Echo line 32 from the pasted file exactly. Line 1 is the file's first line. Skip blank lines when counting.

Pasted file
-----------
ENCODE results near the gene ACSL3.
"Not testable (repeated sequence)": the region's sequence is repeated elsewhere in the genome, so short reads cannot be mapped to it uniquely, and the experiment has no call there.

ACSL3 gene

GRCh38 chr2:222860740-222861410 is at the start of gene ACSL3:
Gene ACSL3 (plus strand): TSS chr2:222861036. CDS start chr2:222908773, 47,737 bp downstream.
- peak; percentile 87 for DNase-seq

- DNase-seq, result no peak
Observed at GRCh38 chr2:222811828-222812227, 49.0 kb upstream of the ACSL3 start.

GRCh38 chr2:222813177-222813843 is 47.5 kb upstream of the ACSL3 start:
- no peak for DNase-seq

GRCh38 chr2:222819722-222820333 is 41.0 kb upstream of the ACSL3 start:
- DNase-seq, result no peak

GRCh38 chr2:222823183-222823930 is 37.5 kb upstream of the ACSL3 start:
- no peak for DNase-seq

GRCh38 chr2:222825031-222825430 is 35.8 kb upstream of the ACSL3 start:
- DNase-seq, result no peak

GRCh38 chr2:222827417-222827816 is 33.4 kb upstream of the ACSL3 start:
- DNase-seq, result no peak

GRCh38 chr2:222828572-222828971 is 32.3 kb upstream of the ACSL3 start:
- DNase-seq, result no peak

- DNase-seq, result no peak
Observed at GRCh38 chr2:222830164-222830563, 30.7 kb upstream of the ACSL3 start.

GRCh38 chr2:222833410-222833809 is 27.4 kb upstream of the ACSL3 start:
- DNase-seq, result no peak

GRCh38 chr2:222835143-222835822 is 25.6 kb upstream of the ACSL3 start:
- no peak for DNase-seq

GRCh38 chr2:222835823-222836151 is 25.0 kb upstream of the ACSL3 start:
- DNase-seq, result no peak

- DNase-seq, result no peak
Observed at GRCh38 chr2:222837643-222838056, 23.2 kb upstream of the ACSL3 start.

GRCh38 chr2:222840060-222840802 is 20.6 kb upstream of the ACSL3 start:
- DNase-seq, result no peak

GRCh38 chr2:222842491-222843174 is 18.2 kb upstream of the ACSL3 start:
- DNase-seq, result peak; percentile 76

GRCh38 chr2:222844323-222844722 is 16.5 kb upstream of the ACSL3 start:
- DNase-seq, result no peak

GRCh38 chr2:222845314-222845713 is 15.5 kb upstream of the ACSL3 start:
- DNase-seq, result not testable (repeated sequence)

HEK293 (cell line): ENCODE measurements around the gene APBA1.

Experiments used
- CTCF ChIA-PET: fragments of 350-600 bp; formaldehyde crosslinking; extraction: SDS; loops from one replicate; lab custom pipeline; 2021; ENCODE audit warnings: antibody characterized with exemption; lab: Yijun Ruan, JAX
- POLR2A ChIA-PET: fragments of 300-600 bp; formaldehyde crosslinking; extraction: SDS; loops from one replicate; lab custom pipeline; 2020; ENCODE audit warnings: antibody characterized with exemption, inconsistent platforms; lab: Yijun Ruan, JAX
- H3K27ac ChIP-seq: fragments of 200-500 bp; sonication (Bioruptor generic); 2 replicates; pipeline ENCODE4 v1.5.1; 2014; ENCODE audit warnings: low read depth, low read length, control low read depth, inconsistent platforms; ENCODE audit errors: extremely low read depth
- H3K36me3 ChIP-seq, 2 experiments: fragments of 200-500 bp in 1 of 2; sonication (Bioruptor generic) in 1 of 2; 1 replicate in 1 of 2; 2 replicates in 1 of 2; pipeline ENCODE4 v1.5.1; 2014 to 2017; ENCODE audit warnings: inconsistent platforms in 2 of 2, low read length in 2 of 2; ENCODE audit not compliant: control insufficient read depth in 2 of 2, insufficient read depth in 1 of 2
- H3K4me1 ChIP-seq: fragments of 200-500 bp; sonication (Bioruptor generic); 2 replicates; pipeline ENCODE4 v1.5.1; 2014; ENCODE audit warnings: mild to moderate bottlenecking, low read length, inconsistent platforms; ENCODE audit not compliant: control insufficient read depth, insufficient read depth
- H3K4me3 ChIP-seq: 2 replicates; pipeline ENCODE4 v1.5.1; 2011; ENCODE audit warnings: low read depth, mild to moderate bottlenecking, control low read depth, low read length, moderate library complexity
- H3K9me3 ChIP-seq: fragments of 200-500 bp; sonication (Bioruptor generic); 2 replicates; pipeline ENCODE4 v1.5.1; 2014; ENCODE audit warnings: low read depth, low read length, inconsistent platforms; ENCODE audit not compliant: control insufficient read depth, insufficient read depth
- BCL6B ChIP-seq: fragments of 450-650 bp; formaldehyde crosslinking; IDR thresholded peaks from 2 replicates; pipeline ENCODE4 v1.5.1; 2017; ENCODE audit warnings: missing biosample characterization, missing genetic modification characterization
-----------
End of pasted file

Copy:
- DNase-seq, result no peak